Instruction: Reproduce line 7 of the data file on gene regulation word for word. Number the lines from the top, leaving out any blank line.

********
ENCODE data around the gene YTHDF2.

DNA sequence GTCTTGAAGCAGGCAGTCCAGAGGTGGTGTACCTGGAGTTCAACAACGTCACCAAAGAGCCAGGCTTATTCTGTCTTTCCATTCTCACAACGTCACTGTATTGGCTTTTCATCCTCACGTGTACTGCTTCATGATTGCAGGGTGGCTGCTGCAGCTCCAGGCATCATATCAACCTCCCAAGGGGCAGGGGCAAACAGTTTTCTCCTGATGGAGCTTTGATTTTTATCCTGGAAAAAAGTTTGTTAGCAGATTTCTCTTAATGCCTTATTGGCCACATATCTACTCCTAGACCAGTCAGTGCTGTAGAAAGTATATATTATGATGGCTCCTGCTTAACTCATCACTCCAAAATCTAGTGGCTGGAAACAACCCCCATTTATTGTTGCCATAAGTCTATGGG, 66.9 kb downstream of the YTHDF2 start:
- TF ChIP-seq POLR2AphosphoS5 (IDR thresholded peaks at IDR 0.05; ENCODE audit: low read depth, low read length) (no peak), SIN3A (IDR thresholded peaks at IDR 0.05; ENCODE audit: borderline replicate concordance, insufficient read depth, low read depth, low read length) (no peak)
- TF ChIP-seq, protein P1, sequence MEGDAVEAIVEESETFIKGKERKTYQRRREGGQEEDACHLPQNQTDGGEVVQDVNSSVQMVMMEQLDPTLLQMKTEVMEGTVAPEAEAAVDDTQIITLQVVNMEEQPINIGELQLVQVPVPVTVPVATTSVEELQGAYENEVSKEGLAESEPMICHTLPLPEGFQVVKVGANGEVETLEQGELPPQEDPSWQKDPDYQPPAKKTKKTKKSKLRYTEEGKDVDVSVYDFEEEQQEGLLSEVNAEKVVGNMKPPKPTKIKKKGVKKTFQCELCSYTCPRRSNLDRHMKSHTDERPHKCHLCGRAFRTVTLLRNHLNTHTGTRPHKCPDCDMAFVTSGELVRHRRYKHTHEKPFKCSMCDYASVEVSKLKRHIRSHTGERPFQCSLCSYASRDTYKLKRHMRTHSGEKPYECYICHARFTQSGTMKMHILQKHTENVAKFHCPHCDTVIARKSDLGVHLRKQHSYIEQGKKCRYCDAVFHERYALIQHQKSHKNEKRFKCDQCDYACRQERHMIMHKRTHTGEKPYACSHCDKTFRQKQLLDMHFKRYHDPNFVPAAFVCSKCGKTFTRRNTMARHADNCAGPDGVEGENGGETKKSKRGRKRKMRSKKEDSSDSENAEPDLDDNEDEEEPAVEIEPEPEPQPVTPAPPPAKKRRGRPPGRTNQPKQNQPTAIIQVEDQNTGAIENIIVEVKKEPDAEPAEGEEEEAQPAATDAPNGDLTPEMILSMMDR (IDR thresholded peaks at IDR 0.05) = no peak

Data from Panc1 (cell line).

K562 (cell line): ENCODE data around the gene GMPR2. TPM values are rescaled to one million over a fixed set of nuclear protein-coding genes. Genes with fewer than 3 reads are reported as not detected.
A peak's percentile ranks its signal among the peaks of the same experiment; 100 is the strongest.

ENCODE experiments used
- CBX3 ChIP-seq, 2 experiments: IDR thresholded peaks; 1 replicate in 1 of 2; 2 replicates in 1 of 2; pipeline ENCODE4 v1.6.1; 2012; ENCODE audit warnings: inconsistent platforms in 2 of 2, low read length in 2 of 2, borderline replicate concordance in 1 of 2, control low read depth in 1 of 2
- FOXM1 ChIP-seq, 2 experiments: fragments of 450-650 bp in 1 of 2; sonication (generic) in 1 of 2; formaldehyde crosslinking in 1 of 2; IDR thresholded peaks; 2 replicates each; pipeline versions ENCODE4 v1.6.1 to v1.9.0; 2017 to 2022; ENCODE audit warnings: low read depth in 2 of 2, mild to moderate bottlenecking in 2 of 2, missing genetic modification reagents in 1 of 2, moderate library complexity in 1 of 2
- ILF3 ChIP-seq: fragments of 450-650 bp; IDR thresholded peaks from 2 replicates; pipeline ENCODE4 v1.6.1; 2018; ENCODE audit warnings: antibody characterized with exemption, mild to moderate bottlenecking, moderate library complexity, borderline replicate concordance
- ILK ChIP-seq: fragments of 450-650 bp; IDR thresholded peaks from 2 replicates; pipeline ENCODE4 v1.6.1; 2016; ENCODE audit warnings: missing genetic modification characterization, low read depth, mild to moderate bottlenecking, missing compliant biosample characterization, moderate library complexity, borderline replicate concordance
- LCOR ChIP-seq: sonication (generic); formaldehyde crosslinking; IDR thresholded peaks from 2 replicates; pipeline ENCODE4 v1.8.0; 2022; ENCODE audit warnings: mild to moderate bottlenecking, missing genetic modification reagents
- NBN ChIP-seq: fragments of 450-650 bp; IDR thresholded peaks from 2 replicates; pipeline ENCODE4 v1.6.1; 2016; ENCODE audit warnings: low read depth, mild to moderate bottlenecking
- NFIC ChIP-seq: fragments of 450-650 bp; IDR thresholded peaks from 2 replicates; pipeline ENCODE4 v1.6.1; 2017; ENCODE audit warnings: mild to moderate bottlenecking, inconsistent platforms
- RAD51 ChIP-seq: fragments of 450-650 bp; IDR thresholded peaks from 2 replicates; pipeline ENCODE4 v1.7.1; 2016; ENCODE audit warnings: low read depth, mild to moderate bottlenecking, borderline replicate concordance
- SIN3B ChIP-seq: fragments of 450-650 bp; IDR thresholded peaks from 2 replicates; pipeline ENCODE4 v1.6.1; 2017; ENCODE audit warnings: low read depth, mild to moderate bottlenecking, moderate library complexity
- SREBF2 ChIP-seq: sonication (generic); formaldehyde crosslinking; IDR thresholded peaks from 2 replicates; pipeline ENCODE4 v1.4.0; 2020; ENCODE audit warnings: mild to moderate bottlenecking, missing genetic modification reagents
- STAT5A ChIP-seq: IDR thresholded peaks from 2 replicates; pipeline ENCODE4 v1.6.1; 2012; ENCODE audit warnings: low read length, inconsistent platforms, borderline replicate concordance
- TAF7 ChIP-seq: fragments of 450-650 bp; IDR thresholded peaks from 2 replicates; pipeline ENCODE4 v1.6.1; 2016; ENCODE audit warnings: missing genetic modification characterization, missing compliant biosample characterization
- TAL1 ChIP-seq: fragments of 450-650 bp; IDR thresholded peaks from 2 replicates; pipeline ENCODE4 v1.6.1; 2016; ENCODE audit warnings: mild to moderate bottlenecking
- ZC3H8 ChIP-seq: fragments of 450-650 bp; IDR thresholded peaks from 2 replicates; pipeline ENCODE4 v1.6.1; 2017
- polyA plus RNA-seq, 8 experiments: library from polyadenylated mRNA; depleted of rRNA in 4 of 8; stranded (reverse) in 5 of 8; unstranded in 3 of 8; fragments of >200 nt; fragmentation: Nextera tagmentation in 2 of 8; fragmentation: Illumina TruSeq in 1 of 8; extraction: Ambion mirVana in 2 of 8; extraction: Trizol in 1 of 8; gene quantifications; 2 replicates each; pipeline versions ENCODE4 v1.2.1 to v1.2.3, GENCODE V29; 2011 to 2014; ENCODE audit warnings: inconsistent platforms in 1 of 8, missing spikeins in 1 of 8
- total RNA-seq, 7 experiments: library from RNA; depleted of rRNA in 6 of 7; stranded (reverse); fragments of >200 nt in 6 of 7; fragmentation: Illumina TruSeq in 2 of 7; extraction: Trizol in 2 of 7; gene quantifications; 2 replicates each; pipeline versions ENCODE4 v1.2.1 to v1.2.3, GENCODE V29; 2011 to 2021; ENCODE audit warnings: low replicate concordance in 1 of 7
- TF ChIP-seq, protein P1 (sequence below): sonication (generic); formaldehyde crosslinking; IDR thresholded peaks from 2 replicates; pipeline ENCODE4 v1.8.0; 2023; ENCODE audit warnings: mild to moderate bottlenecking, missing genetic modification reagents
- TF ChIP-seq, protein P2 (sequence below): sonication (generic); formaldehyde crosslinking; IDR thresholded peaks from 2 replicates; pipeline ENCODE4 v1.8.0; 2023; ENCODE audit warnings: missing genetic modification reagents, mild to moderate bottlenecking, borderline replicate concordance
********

A peak's percentile ranks its signal among the peaks of the same experiment; 100 is the strongest.